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What is Granicus? Why does its proposed surveillance of short-term rentals make Great Barrington uneasy?

Great Barrington

Great Barrington has become a magnet for visitors, and homeowners have found they can make money by offering their homes for short-term renting. Some town officials want tight regulations, and plan to use an outside vendor to monitor the rentals.

GREAT BARRINGTON — If voters on Monday approve a proposed short-term rental bylaw, Great Barrington plans to hire a digital services company to make sure people are abiding by the new rules.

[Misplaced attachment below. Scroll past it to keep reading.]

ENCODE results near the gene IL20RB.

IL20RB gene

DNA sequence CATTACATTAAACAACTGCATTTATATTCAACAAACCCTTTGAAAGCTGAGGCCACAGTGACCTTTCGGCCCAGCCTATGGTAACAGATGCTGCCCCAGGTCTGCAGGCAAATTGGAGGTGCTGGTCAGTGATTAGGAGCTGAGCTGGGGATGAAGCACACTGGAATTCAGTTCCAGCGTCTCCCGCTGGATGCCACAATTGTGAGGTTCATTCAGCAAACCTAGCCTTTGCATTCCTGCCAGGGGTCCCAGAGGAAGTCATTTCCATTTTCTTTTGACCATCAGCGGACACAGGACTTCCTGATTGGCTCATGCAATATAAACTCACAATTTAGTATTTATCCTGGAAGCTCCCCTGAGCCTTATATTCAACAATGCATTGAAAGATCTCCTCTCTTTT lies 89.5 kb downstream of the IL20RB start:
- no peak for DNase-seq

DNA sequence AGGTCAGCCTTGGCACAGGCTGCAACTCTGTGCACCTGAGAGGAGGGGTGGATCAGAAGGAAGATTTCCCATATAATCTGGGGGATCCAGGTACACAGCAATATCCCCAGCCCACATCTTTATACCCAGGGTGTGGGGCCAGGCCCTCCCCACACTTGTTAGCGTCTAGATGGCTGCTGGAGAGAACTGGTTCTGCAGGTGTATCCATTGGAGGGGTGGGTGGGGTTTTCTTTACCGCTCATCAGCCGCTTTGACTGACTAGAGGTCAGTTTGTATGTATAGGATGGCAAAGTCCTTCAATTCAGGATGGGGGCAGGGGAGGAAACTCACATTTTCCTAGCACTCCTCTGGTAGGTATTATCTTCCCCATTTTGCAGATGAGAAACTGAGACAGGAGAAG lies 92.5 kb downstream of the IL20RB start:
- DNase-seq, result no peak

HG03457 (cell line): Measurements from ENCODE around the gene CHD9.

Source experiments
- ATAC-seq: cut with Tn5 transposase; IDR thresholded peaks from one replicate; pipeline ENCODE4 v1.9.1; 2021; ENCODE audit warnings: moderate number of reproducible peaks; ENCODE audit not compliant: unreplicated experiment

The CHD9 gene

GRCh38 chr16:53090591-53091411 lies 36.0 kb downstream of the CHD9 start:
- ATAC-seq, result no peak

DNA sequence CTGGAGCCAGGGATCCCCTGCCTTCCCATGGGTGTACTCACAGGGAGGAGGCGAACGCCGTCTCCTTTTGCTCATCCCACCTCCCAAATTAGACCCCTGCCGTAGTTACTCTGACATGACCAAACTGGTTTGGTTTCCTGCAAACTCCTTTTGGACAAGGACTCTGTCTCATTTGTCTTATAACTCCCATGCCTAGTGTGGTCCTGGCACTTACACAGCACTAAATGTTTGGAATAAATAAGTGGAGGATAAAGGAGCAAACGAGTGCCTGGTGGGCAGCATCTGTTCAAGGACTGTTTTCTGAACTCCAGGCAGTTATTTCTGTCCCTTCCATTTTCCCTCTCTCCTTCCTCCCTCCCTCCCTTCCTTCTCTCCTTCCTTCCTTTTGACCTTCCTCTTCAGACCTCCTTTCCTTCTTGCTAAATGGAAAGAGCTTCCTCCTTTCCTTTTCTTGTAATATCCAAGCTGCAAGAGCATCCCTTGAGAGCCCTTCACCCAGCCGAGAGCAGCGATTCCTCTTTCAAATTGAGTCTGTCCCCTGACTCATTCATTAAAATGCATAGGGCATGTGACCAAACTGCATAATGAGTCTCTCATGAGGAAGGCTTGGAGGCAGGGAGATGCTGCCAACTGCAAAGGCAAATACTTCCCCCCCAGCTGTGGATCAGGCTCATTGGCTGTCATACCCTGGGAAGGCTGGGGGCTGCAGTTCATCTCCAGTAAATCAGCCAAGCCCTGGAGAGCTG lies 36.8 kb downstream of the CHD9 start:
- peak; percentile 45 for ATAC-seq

Granicus, a company that specializes in online government services, would compile data and maintain a hotline through which neighbors could report on neighbors, though the company says there are guardrails to prevent unfair or false accusations.

Perhaps because the planned data collection hasn’t been explained to residents in detail, this digital “Host Compliance” service is making some in Great Barrington nervous. Residents are preparing to vote at Monday’s annual town meeting on a proposed bylaw that would regulate rentals, as well as cap to 150 the number of days per year one can host renters.

A citizens petition with an alternate bylaw that regulates hosting, but does not cap rental days, will also be presented to voters.

The debate over the proposed bylaw has touched on oversight issues, including the possibility of surveillance by Granicus. The company estimates the service would cost the town $10,000 a year.

A presentation from Granicus, which the town would hire to monitor short-term rentals.